Sotheby's Paris offers seven rare 20th century art deco works in a sale on November 22.
In two weeks, Paris will see a little more of an India that once was. An auction to be held at Sotheby's Paris will offer seven rare art deco masterpieces in a sale of 20th century decorative arts and contemporary design with a very special highlight: two landmark works by Eileen Gray, one of them a Transat chair (estimated price €800,000-10,00,000) that once occupied pride of place at the palace of the Maharaja of Indore. The works at the auction include the chair, a large curved bar (black painted wood and alpaca, with two stools) by Eckart Muthesius also designed for the royal residence, a table designed by Gray for her own home, the villa Tempe à Pailla in the South of France, a pair of mirrored doors by René Lalique, a panel by Jean Dunand and an iconic table by Eugène Printz.
The Transat chair, designed by Eileen Gray in 1930, is made of leather, chrome and black lacquer. It was originally set in the company of other masterpieces in the modernist interiors of the royal residence, creations by famous names such as Emile-Jacques Ruhlmann, Le Corbusier and Louis Sognot. The palace itself was a jewel; in fact, it was named Manik Bagh, or Jewel Gardens, created by German architect Eckart Muthesius (1904-1989), for Prince Yeshwant Rao Holkar Bahadur, then future Maharajah of Indore. The men met at Oxford in 1928 and entered a fruitful partnership that hit its high point when, two years later, the Prince commissioned Muthesius to transform his palace in Indore.
The project involved architectural, furniture, lighting, interior and landscape design and the result was hailed as being ‘a Modernist masterpiece in the International Style, which boasted a simple and elegant atmosphere in the private rooms, with minimal ornamentation, confirming its primary purpose as a living environment for a young couple, in sharp contrast to a palace for state occasions.' And the interior decor lived up to that description too: modern, dignified, comfortable yet luxurious. The furniture became an extension of the architecture, using materials of the highest quality and a restrained colour palette, all to serve as fitting frames for the elaborate dress and rituals of palace life. Even the walls were specially treated to this end, enhanced with metal particles on a rough, coarse grained surface, while in the reception hall and on the staircase tiny glass splinters in the paint intensified the effect of reflection.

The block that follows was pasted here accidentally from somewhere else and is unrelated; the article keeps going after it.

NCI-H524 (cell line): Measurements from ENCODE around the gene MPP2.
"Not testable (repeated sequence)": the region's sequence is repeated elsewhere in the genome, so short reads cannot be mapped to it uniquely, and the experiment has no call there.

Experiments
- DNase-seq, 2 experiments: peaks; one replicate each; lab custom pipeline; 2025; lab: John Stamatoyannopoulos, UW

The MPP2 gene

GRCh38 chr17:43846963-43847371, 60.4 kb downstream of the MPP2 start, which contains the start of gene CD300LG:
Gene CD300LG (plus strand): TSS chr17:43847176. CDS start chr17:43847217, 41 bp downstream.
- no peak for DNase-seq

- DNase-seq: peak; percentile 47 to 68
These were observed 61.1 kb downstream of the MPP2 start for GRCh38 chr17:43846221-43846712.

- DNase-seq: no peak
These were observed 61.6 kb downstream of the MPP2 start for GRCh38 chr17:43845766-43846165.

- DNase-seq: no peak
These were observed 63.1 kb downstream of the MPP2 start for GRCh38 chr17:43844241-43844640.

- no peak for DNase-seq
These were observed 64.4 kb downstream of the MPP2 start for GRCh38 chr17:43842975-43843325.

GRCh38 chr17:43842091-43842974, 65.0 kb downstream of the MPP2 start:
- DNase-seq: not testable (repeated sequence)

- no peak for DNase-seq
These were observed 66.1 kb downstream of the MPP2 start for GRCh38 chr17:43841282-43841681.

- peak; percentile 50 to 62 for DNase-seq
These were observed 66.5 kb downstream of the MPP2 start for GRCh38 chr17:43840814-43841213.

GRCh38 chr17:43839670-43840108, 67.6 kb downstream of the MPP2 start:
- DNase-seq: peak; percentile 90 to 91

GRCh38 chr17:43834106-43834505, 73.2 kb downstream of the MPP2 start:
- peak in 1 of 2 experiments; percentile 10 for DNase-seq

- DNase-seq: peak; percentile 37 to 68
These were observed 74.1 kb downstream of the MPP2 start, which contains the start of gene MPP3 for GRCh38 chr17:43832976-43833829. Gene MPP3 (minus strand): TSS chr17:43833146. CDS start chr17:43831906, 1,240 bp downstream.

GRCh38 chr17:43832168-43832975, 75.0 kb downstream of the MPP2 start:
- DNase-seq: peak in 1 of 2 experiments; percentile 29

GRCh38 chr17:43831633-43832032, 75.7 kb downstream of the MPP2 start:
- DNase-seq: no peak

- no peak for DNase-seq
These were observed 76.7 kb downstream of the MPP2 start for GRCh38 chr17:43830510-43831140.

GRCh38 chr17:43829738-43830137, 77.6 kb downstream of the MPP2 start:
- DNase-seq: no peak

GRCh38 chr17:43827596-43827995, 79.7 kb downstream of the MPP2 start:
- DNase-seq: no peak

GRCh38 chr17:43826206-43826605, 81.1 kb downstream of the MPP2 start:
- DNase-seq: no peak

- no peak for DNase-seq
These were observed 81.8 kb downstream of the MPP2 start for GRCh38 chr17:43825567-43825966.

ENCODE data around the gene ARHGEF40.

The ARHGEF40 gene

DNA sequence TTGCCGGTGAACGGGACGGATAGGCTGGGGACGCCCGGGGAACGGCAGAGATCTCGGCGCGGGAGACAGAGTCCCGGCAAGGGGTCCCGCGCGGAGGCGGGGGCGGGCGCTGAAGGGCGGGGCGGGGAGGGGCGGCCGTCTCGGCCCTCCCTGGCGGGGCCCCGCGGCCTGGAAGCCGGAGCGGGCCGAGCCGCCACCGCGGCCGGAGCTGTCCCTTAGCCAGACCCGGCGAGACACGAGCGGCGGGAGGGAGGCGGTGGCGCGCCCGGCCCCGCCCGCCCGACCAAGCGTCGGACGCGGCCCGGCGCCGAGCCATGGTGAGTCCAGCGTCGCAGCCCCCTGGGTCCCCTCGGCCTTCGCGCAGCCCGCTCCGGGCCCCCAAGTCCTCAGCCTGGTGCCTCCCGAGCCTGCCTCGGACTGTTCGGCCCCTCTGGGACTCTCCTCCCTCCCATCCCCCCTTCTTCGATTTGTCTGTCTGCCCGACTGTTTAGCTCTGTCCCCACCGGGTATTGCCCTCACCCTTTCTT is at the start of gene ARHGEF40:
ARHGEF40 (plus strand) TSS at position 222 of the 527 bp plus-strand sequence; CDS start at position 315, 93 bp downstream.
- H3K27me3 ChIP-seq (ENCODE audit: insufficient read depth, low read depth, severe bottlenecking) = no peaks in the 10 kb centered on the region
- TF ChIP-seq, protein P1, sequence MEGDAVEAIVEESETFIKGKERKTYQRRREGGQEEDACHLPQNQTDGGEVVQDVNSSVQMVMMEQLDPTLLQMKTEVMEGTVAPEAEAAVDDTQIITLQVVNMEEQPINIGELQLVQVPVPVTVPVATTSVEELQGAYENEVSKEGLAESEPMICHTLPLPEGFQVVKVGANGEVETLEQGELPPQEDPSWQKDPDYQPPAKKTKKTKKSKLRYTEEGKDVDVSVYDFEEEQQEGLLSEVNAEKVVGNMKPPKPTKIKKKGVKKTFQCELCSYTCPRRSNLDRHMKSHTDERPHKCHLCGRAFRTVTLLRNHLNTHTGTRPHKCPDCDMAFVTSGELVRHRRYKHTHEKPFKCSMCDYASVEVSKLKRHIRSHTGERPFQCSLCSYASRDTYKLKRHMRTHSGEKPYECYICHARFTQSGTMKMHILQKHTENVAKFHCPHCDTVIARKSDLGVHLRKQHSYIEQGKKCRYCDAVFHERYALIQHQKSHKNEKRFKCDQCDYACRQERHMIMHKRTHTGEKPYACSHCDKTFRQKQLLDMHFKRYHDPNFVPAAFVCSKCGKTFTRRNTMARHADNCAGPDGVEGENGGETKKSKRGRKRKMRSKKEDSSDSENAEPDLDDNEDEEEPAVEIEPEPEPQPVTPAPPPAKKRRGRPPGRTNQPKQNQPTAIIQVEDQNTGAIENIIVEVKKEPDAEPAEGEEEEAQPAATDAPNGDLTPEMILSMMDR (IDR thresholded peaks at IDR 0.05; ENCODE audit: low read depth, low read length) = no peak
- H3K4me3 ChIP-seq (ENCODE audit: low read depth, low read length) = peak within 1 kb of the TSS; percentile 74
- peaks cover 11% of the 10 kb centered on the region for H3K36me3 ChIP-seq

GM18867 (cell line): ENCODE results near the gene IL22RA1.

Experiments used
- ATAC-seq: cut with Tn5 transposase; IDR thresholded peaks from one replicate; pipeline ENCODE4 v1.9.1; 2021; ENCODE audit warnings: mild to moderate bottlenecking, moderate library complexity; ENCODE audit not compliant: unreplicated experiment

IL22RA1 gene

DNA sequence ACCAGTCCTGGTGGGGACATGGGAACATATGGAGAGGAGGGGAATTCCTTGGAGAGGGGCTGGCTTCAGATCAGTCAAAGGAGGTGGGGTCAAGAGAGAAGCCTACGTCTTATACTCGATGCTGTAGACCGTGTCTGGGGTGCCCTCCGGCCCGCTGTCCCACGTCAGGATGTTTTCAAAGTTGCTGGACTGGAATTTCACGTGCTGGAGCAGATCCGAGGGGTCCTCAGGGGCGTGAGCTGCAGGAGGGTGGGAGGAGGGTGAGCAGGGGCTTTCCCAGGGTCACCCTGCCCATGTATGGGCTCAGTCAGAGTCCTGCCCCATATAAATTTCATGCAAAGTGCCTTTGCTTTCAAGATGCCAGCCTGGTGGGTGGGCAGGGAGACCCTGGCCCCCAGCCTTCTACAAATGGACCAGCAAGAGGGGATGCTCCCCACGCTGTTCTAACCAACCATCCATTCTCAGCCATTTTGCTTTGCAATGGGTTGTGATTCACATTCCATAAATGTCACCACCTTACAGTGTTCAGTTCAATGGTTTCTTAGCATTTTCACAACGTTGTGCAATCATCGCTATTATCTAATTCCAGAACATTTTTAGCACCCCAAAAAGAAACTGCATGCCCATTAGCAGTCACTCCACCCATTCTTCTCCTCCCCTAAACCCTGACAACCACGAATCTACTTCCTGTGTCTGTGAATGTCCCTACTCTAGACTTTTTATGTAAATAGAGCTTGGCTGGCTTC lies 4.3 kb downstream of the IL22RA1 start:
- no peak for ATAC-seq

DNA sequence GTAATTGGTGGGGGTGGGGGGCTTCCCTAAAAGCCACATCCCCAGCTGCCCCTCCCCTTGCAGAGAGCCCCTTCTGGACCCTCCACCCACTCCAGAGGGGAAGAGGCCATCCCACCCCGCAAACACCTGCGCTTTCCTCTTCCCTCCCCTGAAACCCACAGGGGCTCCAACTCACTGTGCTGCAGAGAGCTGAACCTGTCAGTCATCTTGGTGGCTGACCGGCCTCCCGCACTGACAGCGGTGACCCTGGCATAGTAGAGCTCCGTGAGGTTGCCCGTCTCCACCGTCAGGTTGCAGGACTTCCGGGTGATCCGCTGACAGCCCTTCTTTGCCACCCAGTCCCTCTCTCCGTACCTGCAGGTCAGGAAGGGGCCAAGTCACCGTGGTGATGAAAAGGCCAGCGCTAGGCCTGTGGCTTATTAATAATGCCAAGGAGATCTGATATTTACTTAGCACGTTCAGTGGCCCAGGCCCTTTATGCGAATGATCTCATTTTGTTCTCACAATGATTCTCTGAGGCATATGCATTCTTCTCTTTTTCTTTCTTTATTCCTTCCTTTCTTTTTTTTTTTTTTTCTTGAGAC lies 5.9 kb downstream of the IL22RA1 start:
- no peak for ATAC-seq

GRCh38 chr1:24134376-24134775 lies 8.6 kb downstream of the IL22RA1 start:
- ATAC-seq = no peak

A unique Eileen Gray copper and tubular metal coffee table (1935-50)from her own villa in the South of France, the Tempe à Paillain Castellar (€100,000-150,000), was left to the mother of the current owner of the house by Gray and will also be on auction. The Lalique glass doors (9ft by 6ft) belonged to Lady Trent's residence in Jersey (€400,000-600,000).
The Jean Dunand panel has eight folds and depicts Monkeys Playing In The Trees (1929) in coloured lacquer with incised motifs on a gold-leaf ground; it is large, over 15ftx9ft, and was designed for Madame Yacubovich of Paris. The estimated price is €300,000-500,000.
The Eugène Printz dining table is made of black-lacquered/oxidised metal (1933) and has a price tag of €300,000-500,000. An oak and palissander shagreen-lined cabinet by Marcel Coard (c.1927) has an estimated price of €150,000-200,000. All the pieces will be on display at Sotheby's in Paris between November 17 and 20. All the works on sale are unique and have never been seen in auction before.